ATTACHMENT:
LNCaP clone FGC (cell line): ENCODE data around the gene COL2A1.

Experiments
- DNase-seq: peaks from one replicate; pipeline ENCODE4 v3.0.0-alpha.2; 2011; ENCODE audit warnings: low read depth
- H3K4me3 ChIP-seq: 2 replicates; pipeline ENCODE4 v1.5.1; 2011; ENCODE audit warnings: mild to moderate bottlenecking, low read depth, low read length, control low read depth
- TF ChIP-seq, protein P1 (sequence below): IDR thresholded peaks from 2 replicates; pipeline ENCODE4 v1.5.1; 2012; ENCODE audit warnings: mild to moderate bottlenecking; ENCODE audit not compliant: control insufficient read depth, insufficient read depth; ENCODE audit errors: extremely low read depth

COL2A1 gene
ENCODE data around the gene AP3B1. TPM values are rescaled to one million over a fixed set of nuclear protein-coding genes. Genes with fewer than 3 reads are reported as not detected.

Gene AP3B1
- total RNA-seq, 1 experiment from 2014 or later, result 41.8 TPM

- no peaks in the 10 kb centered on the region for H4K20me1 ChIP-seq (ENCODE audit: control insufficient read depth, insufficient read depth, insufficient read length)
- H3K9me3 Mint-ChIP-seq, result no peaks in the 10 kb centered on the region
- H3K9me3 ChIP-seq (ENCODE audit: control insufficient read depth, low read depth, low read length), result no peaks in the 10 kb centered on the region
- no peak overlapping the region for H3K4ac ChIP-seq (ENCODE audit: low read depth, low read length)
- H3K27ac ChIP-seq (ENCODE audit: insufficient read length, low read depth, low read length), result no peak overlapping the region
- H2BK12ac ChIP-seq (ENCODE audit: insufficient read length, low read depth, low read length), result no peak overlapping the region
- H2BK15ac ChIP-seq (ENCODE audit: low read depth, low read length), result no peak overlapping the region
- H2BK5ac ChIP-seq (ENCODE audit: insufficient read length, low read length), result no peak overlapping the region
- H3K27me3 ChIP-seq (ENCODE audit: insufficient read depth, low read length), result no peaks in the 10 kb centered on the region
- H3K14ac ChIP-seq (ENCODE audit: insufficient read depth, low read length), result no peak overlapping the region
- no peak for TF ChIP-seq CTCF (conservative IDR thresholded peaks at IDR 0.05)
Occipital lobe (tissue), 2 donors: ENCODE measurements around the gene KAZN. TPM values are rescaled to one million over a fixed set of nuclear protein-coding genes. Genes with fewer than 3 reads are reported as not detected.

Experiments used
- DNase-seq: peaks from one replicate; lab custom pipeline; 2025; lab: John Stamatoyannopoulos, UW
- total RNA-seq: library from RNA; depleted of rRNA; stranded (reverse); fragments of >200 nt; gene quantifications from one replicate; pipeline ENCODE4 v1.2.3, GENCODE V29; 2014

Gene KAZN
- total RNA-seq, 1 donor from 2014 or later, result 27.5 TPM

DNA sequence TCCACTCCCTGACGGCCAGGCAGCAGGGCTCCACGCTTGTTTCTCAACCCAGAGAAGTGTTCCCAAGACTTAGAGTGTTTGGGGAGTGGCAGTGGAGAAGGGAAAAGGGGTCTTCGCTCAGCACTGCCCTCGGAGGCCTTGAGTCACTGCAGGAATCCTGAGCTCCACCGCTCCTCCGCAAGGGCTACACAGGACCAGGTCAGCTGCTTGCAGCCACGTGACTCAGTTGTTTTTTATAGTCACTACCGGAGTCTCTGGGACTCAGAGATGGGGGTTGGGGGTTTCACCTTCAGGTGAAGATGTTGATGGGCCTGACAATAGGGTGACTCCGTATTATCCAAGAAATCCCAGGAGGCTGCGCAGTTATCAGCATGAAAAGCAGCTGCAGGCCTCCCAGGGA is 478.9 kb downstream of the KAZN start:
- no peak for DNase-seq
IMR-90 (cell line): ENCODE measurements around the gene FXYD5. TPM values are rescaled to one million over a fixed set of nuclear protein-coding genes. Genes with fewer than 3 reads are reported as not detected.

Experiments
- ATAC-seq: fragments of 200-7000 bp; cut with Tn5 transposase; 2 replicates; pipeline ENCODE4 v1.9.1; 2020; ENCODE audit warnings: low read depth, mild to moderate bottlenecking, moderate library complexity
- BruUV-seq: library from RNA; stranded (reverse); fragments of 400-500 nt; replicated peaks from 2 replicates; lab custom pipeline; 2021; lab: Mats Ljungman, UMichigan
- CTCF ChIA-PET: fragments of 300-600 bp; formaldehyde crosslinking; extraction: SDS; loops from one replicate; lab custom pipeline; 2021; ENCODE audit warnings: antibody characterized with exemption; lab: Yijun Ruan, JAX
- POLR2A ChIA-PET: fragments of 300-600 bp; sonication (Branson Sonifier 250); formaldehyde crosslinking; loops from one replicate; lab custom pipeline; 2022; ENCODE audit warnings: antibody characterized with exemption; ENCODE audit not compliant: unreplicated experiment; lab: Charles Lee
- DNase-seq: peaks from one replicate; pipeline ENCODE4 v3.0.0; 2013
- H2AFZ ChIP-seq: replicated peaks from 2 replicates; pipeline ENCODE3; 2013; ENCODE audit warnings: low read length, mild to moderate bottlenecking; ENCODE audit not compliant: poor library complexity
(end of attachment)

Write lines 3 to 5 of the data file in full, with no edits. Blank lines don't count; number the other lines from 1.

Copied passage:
- DNase-seq: peaks from one replicate; pipeline ENCODE4 v3.0.0-alpha.2; 2011; ENCODE audit warnings: low read depth
- H3K4me3 ChIP-seq: 2 replicates; pipeline ENCODE4 v1.5.1; 2011; ENCODE audit warnings: mild to moderate bottlenecking, low read depth, low read length, control low read depth
- TF ChIP-seq, protein P1 (sequence below): IDR thresholded peaks from 2 replicates; pipeline ENCODE4 v1.5.1; 2012; ENCODE audit warnings: mild to moderate bottlenecking; ENCODE audit not compliant: control insufficient read depth, insufficient read depth; ENCODE audit errors: extremely low read depth